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FAQs for people wanting to get involved

What is Personal and Public Involvement (PPI)?
Personal and Public Involvement is a term used to describe the active and meaningful involvement of service users, carers and the public in the commissioning, design, delivery and evaluation of Health and Social Care services, in ways that are relevant to them.
What does ‘personal involvement’ mean?
‘Personal involvement’ refers to the active and meaningful involvement of service users, patients, carers, consumers, customers, relations, advocates or any other people who use Health and Social Care services as an individual or part of a family.
What does ‘public involvement’ mean?
‘Public involvement’ refers to the active and meaningful involvement of the general population and includes community and voluntary groups and other collective organisations. Individuals who use HSC services are also members of the general public.
Are there any resources to help me to get involved?
There are a range of resources to support service users and carers to get involved. This includes:
– E-learning to help understand what is PPI, how you can get involved and the difference it will make to Health and Social Care.  Complete the e-learning here.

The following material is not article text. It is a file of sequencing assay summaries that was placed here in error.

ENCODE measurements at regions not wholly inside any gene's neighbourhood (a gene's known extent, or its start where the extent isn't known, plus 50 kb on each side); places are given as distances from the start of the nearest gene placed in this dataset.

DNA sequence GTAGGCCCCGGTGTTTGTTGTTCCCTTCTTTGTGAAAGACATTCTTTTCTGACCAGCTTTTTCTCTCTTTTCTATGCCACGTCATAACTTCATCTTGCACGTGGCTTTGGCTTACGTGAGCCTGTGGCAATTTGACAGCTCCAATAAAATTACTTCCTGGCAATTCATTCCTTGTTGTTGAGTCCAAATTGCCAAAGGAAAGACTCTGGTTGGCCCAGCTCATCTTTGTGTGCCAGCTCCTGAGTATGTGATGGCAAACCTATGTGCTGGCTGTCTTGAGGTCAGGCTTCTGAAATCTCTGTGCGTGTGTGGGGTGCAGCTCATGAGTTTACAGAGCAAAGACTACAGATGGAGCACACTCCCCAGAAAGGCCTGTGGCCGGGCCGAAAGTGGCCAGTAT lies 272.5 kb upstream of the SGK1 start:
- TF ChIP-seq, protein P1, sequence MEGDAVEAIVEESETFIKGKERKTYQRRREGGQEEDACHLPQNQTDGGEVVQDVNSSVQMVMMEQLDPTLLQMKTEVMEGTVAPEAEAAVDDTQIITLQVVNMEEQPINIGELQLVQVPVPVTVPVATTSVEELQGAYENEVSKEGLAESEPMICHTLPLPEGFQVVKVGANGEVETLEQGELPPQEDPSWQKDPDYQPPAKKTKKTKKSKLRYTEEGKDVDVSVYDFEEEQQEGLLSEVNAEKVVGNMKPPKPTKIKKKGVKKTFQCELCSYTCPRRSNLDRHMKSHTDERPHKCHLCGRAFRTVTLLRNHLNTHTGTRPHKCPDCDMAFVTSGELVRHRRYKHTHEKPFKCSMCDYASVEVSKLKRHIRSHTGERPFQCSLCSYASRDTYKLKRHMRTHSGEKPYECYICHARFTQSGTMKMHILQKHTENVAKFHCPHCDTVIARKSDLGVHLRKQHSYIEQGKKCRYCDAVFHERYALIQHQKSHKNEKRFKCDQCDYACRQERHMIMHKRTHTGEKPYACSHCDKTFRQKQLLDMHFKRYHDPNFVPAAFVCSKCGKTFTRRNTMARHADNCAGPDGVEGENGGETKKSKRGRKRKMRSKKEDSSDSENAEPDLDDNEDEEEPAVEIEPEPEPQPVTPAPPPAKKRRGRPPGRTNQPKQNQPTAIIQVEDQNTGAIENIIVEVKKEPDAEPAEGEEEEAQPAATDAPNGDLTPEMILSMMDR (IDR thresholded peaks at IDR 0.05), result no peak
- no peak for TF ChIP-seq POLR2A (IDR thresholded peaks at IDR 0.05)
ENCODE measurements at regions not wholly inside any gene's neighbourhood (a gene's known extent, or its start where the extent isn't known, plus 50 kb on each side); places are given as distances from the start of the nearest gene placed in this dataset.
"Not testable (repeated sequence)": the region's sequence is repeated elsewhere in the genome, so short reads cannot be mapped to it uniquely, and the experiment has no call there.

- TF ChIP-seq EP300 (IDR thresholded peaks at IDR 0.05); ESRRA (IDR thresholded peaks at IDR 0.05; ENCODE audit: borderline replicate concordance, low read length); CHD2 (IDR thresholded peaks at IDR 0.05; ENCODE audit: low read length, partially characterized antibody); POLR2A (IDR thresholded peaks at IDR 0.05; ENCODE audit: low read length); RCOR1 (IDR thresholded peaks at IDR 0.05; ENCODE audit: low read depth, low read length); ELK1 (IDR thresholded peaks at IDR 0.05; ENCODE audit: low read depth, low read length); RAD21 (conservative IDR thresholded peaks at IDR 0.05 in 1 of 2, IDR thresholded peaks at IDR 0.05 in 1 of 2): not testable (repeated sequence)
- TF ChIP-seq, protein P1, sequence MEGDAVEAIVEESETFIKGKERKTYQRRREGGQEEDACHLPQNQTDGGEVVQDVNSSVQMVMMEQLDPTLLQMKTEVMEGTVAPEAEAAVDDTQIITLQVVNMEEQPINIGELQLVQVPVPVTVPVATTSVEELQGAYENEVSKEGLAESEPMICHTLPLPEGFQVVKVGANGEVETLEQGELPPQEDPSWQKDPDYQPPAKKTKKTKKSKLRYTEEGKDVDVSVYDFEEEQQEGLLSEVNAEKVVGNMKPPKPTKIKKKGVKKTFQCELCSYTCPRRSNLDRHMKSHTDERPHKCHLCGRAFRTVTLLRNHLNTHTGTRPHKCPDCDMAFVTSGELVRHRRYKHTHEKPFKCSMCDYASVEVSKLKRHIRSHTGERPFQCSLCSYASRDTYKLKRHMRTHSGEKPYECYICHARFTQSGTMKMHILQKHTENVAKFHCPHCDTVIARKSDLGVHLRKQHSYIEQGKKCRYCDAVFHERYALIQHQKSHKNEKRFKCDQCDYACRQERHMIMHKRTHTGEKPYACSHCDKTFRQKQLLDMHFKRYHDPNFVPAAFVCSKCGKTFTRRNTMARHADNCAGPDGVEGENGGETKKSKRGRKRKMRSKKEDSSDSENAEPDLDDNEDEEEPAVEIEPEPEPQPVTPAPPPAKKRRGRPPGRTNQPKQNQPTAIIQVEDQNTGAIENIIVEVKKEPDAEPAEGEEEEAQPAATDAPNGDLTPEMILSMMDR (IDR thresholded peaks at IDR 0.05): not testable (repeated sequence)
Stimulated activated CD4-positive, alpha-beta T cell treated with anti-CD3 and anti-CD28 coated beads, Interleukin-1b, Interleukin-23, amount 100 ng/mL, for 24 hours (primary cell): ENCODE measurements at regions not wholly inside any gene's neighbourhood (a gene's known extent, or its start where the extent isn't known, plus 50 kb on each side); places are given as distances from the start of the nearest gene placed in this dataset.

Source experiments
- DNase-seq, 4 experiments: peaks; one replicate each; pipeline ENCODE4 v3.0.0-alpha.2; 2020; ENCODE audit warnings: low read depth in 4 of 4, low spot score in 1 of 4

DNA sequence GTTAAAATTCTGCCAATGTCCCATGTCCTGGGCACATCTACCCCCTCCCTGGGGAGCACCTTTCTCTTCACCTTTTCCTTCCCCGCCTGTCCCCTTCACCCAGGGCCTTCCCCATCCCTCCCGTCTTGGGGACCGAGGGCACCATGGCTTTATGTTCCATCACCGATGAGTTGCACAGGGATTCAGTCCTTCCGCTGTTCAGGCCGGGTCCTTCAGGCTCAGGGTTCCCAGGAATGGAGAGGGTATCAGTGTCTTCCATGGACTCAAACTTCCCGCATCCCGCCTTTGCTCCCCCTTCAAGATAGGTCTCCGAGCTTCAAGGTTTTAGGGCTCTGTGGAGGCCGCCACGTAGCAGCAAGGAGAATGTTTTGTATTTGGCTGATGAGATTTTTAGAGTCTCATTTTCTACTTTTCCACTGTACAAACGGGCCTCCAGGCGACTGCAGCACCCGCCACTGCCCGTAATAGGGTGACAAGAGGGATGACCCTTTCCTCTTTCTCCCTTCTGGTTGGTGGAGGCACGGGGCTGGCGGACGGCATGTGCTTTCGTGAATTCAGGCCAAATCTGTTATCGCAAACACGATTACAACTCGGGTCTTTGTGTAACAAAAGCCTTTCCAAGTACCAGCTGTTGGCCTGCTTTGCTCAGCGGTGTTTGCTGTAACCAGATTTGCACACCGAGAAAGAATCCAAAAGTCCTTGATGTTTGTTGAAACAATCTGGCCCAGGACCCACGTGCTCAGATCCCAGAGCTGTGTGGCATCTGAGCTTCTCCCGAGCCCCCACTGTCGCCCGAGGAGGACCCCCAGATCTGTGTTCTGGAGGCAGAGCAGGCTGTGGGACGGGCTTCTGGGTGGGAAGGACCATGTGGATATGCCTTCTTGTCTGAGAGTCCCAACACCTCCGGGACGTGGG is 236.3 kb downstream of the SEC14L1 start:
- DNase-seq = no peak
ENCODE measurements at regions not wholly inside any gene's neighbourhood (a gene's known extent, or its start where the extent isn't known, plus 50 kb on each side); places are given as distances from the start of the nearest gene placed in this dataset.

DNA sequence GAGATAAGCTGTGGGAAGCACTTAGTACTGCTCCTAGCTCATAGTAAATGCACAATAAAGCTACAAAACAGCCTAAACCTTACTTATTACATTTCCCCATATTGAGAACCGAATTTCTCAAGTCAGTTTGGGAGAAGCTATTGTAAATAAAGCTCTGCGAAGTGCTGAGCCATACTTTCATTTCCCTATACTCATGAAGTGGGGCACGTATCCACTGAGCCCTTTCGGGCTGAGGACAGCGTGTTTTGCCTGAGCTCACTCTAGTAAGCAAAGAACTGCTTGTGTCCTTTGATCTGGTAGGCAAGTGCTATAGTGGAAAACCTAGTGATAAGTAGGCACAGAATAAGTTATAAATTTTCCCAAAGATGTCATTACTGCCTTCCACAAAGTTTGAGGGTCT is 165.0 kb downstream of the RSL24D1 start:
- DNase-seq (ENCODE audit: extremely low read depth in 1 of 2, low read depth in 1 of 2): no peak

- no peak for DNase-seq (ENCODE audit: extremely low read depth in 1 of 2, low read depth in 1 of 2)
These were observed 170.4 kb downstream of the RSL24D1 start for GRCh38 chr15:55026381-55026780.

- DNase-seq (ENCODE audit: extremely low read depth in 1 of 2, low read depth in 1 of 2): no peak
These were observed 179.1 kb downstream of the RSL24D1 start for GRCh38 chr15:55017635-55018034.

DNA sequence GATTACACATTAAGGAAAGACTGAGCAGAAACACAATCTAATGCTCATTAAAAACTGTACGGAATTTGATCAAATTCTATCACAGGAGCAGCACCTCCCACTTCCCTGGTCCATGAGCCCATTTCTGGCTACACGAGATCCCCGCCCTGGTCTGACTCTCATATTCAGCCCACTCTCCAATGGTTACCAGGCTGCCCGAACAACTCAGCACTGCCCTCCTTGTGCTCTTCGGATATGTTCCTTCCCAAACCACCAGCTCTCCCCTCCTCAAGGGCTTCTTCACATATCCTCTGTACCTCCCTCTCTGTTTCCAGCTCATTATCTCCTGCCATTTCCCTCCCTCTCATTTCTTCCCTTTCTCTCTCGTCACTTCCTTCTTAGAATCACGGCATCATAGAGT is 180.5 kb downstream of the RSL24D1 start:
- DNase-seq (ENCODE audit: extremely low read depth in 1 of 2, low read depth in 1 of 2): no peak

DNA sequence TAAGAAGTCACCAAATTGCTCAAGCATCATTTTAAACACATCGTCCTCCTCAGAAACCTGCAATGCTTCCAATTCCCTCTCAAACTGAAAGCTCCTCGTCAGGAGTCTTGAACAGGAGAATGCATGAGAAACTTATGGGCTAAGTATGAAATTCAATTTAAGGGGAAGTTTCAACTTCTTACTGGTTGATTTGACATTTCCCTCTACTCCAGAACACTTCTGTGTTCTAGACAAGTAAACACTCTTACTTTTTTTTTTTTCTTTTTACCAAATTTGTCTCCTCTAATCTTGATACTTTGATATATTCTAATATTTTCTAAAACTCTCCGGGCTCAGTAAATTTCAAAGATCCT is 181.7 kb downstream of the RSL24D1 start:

– What to consider when getting involved. Check out the resources available.
I don’t understand all of the jargon; where can I find out what all of it means?
The jargon buster or abbreviations list contains the definitions of some of the terms commonly used in Health and Social Care. It is not a complete list of all the words you might come across. Find the jargon buster and abbreviations list by clicking here.
How can I get involved as a service user or carer?
If you would like to be kept regularly updated about the opportunities to get involved in Health and Social Care, check out and sign up to the Patient and Client Council’s Membership Scheme at: http://www.patientclientcouncil.hscni.net/membership-scheme.

Also check out the different ways to get involved here.

How can I find out about training?
If you are involved as a service user or carer in Health and Social Care, for example as a member of a Reference Group or as a lay representative involved in research, the e-learning programme for service users and carers which will introduce you to some of the skills and knowledge you may need to successfully represent yourself and others. Click here for further information on training available.
Is there support available to help develop my personal skills?
There are a number of different ways that your involvement can be supported including the PHA Bursary Scheme. If you have identified an event or a training course which would support your individual involvement, a bursary is now available. Click here for further information on the bursary scheme.
Also, to find out more about the training available for service users and carers,
click here.
Will I be able to claim out of pocket expenses?
Yes, for effective involvement to take place people need to feel supported and that their contribution is valued.